By DOUG HEMMER
© St. Petersburg Times, published August 30, 2001
The large drainpipes that empty storm water into Tampa Bay can become hot spots after a strong downpour. Snook hang inside the opening of the pipes, a safe place to wait for Nile perch that get washed out of the nearby lakes and ponds. When it rains the snook move outside the pipe and feed on perch being washed out. The bigger pipes have a stronger water flow and hold the most fish. The east side of St. Petersburg produces the biggest fish.
The best bait is a free-lined perch. They can be netted near the opening of the drainpipe. I use a black-backed, yellow-bellied, broken-back crank bait. The feel of the strike and the ability to move freely from spot to spot make this lure my top choice. Start right after the rain stops. Most spots can be fished from land. If it starts to lightning you can wait safely in your car or go home. That's what I like about this style of fishing.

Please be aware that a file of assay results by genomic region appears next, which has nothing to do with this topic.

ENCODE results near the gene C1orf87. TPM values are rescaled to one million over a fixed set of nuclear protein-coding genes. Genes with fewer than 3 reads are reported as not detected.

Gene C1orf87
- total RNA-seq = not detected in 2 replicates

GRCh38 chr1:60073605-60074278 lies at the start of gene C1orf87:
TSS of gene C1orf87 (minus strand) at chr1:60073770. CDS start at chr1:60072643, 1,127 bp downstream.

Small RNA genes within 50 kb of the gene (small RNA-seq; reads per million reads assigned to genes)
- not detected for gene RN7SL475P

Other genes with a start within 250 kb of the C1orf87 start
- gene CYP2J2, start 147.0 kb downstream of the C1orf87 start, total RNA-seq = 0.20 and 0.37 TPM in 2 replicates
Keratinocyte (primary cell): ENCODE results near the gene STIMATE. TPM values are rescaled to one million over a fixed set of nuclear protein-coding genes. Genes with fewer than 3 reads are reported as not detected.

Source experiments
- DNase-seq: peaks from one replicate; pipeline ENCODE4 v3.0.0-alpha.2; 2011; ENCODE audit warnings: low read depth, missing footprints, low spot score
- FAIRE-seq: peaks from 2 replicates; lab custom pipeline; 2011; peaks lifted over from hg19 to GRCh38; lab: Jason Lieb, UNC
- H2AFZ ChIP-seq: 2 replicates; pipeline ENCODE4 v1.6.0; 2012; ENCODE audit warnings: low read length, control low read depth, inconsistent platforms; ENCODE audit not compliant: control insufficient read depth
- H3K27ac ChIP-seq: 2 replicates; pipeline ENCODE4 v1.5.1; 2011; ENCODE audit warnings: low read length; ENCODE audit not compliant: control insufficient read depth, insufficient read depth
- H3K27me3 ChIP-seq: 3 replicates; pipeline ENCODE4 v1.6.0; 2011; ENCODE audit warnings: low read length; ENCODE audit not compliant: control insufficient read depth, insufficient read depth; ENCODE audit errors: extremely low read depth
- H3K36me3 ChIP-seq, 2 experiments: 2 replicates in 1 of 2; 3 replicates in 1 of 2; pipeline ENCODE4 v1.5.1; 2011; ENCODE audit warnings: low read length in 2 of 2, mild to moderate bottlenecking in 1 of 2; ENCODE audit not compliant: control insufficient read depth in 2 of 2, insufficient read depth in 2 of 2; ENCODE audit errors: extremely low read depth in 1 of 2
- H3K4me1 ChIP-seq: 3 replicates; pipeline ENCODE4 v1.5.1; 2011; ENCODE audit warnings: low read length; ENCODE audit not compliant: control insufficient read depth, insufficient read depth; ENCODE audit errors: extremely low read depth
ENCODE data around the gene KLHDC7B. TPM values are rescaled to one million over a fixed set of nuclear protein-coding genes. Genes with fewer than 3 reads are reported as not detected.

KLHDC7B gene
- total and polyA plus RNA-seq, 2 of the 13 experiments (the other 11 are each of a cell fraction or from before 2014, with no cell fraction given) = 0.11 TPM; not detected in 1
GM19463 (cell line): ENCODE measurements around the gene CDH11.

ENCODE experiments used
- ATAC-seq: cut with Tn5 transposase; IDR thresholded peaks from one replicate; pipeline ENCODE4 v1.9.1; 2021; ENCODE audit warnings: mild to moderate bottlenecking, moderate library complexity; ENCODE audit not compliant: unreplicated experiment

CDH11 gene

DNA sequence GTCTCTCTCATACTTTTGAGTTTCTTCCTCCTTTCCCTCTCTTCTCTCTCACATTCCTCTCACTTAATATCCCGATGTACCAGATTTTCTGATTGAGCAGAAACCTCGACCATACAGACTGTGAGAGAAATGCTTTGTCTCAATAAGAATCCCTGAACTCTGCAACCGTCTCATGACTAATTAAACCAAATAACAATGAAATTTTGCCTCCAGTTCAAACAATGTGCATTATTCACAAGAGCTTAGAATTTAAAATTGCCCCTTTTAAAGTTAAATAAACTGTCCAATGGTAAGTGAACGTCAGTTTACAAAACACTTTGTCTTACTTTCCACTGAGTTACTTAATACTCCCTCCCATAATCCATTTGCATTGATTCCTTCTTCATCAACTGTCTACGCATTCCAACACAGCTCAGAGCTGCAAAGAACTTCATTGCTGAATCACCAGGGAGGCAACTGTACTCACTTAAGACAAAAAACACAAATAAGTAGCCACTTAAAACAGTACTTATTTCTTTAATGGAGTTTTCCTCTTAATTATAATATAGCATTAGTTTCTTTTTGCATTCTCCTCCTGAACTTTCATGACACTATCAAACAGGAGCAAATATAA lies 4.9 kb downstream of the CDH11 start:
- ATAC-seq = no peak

Some of the best pipes are underwater and are found during a strong runoff. Look for a river of boiling water coming under the sea wall. Snook season opens Saturday. Action should be steady until the first cold front.
- Doug Hemmer charters out of St. Petersburg. Call (727) 347-1389.